US Supreme Court poised to act on abortion pill curbs

By Andrew Chung

April 21 (Reuters) – The U.S. Supreme Court is poised on Friday to determine whether the abortion pill mifepristone will continue to be broadly available in the United States as it weighs a bid by Democratic President Joe Biden’s administration to defend the drug in a challenge to its regulatory approval by anti-abortion groups.

The court faces a self-imposed deadline to act by 11:59 p.m. EDT (0359 GMT on Saturday) before restrictions on access to mifepristone, ordered by conservative U.S. District Judge Matthew Kacsmaryk in Texas on April 7, take effect.

The justices are considering emergency requests by the Justice Department and the pill’s manufacturer Danco Laboratories to block the preliminary injunction issued by Kacsmaryk that would greatly limit the availability of mifepristone while the litigation proceeds.

The Supreme Court, which has a 6-3 conservative majority, is expected to act before the deadline to either grant or reject the requests or further pause the litigation. The justices could also fail to act, which would let the restrictions go ahead.

Conservative Justice Samuel Alito on Wednesday extended until the end of Friday an earlier temporary pause he had placed on the dispute to give the court time to consider the matter. Alito handles emergency matters arising from a group of states including Texas.

The administration is seeking to defend mifepristone in the face of mounting abortion bans and restrictions enacted by Republican-led states since the Supreme Court in June 2022 overturned the landmark 1973 Roe v. Wade decision that had legalized the procedure nationwide. Alito authored that ruling.

The administration and Danco told the justices in their filings that mifepristone might not be available for months if the restrictions were allowed to take effect.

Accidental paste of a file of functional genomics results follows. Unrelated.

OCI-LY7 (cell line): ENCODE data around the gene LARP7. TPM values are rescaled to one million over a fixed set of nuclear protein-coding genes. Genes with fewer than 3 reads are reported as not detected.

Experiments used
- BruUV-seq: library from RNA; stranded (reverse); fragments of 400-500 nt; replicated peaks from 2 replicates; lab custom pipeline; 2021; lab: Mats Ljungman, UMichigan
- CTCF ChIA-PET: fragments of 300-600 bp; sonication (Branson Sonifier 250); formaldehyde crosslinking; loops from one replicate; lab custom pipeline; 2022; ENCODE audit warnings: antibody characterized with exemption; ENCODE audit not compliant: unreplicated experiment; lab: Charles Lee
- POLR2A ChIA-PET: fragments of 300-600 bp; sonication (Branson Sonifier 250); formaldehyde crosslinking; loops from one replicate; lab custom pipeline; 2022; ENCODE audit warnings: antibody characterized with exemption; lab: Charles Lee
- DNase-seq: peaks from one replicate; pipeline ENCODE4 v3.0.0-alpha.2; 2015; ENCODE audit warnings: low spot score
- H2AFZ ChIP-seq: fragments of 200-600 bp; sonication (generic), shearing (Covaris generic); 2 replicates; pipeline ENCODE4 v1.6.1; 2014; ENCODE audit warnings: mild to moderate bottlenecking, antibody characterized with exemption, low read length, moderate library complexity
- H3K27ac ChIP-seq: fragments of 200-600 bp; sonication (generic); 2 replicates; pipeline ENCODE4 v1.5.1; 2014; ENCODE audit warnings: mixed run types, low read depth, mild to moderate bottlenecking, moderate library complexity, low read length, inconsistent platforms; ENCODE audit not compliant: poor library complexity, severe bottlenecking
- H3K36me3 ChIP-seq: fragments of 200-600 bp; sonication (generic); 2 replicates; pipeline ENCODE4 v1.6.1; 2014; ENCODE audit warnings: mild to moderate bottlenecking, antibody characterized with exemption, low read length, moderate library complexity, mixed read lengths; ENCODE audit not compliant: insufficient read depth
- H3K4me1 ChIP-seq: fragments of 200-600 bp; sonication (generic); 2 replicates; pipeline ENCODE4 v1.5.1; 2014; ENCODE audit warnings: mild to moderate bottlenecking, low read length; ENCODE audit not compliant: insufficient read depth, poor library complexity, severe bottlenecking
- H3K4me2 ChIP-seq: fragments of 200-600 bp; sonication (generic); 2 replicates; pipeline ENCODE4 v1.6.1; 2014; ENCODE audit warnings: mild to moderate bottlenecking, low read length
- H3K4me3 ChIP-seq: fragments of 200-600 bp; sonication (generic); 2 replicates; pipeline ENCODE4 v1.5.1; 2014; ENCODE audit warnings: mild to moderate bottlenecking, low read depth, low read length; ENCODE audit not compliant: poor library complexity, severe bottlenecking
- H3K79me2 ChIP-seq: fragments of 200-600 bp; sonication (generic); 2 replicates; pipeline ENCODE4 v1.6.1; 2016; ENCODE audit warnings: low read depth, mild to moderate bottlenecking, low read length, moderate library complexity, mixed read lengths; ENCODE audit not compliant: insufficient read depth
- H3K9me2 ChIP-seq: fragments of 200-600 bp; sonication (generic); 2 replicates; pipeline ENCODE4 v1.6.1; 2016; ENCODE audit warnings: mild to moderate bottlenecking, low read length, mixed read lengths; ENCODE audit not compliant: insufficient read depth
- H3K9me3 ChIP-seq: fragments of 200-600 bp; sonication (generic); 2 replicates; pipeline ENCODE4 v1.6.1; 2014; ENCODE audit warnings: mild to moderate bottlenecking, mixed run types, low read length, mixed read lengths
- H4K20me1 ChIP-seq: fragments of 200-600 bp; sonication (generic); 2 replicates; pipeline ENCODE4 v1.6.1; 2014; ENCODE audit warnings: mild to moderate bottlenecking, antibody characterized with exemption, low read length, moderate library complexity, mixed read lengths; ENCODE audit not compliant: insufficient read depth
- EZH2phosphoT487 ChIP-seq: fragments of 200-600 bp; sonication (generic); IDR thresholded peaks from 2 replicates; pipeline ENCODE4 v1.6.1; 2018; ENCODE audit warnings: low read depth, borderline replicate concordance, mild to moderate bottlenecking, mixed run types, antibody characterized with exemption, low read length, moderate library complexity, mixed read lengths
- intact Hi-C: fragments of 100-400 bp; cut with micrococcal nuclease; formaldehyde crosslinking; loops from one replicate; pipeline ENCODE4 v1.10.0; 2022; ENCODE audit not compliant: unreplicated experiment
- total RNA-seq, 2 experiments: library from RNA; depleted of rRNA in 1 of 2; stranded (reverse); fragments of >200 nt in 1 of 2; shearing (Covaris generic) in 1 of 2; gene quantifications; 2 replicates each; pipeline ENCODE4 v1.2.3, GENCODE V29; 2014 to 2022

The Food and Drug Administration (FDA), the U.S. agency that signs off on the safety of food products, drugs and medical devices, approved mifepristone in 2000. The current case could undercut federal regulatory authority over drug safety.

The New Orleans-based 5th U.S. Circuit Court of Appeals on April 12 declined to block the curbs ordered by Kacsmaryk. The 5th Circuit did halt a part of Kacsmaryk’s order that would have suspended the FDA approval of the drug and effectively pull it off the market.

The restrictions, if enacted, would roll back actions taken by the FDA in recent years to make it easier to access mifepristone after confirming the pill’s safety and efficacy. Those actions include in 2021 allowing it to be distributed by mail, and in 2016 approving its use up to 10 weeks of pregnancy instead of seven weeks, reducing the dosage required and cutting the number of in-person doctor visits from three to one.

Current drug labels for mifepristone would have to be adjusted to account for the restored limits on its use, a process that the Justice Department and Danco previously said could last months, complicating access to the pill.

The restrictions would also suspend the approval of the pill’s generic version made by GenBioPro Inc, which accounts for two-thirds of the mifepristone used in the United States for medication abortions. Nevada-based GenBioPro on Wednesday filed a lawsuit seeking to ensure that it can continue selling its pill amid the ongoing legal challenges.

Anti-abortion groups led by the recently formed Alliance for Hippocratic Medicine and four anti-abortion doctors sued the FDA in November. The plaintiffs contend that the agency used an unlawful process to approve the drug, which they consider to be dangerous.

Reporting by Andrew Chung; Editing by Will Dunham

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Source: Reuters